Inside the Collection

Reflections of Asia: Collectors and Collections at MAAS

View of an exhibition title ‘Reflections of Asia: Collectors and Collection' on a white wall and an art work that is a motorcycle made of blue wire.
Artwork, Blue C1750, by Shi Jindian, 2009, China, White Rabbit Collection, Sydney, on display in Reflections of Asia: Collectors and Collections, Curated by Min-Jung Kim. Photo: Ryan Hernandez

Of 10,000 or so objects in the Museum’s Asian collections, only about 10% have ever been on display. The exhibition titled Reflections of Asia: Collectors and Collections showcases over 500 objects from this extensive collection, developed over 140 years, including wood and lacquerwork, ceramics, metalwork, dress and textiles, contemporary fashion and art.

Overall exhibition view with title wall and glass showcases for a distance.
Exhibition view, Reflections of Asia: Collectors and Collections. Photo: Ryan Hernandez
View of tall glass showcase with golden and red lacquer works on display. On the right, the exhibition theme panel in large text saying ‘Wood and Lacquerwork’ on the wall is shown.
Wood and Lacquer work section. Photo: Ryan Hernandez
View of tall glass showcases with about 50 large and small ceramic pieces on shelves. On the left, digital lounge with a computer screen is shown.
Ceramic section. Photo: Ryan Hernandez

The objects are drawn from many countries including China, India, Indonesia, Iran, Japan, Korea, Malaysia, Nepal, Pakistan, Uzbekistan, Thailand and Vietnam. Reflections of Asia documents the change in collecting practices from the colonial perspective that informed the Museum’s early acquisitions to its contemporary global focus. The collection serves as a record of the enduring western fascination with Asia and its influence on aesthetics, technology and design.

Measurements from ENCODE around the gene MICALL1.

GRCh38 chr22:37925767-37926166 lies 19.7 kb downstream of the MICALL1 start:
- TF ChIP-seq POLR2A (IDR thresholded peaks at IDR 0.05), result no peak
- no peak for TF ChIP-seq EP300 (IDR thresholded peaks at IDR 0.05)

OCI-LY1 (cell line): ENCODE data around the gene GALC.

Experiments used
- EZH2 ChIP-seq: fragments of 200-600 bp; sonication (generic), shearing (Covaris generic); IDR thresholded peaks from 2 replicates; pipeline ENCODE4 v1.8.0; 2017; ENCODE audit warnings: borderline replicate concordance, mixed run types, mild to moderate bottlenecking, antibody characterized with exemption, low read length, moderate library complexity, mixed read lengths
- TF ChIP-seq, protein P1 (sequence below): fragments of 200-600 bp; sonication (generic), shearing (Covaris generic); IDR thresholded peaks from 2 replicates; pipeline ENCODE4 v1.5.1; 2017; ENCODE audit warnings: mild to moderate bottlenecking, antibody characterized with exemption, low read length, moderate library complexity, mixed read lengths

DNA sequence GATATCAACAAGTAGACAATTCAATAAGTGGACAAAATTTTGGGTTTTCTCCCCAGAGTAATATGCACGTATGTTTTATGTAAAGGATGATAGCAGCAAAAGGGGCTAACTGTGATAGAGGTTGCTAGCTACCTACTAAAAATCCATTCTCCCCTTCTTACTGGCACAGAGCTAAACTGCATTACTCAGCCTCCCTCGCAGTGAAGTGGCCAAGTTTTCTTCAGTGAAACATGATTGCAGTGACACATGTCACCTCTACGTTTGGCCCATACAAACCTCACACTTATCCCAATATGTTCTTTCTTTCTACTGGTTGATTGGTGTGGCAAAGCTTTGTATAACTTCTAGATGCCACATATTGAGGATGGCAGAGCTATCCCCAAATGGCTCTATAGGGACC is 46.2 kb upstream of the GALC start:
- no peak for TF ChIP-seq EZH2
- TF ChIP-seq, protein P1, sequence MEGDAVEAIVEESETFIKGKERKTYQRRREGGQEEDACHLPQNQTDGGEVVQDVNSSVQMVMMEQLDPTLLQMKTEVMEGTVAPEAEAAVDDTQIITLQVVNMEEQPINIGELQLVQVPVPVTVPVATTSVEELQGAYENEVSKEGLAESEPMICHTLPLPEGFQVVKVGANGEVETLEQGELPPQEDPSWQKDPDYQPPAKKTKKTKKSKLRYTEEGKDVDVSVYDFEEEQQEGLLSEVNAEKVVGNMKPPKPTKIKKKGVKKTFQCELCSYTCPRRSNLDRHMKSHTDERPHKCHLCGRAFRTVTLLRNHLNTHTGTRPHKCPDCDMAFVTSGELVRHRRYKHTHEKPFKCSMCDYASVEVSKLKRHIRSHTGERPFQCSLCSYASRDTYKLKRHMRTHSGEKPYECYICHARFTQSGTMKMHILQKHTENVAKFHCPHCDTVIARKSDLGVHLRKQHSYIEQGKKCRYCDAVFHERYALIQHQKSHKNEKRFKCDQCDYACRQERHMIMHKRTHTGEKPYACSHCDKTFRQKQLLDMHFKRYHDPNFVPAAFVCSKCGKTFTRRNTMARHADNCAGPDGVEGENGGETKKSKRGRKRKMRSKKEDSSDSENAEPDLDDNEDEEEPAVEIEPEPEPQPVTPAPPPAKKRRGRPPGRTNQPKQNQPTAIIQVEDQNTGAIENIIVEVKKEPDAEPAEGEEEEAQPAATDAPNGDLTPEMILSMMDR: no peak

A label text with the title ‘Where is Asia?’
Exhibition text, ‘Where is Asia?’. Photo: Ryan Hernandez
A large map of Asia on the exhibition floor with names of countries.
Map of Asia in ‘Where is Asia?’ section. Photo: Ryan Hernandez

The concept for the exhibition derives from a long-standing curatorial enquiry into the nature of the MAAS Asian collection. To the eye of an Asian-born curator such as myself, the collection felt somehow ‘foreign’ because it differed from the collections on view in Asian museums. For example, the majority of Japanese metalwork in the MAAS collection dates from the late 1700 to 1800s and is elaborately decorated with many motifs that are unusual in the Japanese domestic context.

View of Victorian flat showcases and tall glass showcases objects on display.
Small Treasures section. Photo: Ryan Hernandez
View of two Victorian A shape showcases with objects on display.
Examples of ‘hybrid’ objects including European Japanned cabinets and Chinese lacquerwork in the front showcase and Japanese imari ware and European imitation in the back showcase. Photo: Ryan Hernandez

Similarly, most of the Japanese porcelains seemed not designed for the Japanese but made intentionally for western tastes.

Single object image of a square shape bowl with gold decoration.
Satsuma ware bowl, exports ware, Japan, 1800s, MAAS collection: A4262-61. Photo: Ryan Hernandez

There are certainly some significant pieces in the collection which were made for the domestic market. These include a blue altar jar or zun (1796-1820), two rare Sino-Tibetan gilt bronze deity figures (1402-1424), cinnabar lacquer boxes believed to have been used in the Qing court (1736-1795); and a gold Sumbanese (Indonesian) lamba (frontal crown). Some of the oldest objects are an earthenware jar dating from 3000-1700BCE and a bronze wine vessel or jue from the Shang dynasty (1600-1046BCE).

A single object image of a red lacquer box with dragon motifs on a wooden base.
Cinnabar carved lacquer box, Qianlong Period, 1736-1795, Qing Dynasty, China, MAAS collection: A5314. Photo: Nicole Balmer
An image of two deity figures looking each other.
Sino-Tibetan deity figures (Brahma and Chandra), from Vajrabhairava group, gilt-copper alloy, Gelugpa school, Yongle reign, 1403-1424 or Xuande reign, 1426-1435, Ming dynasty, China, MAAS collection: 231A. Photo: Marinco Kojdanovski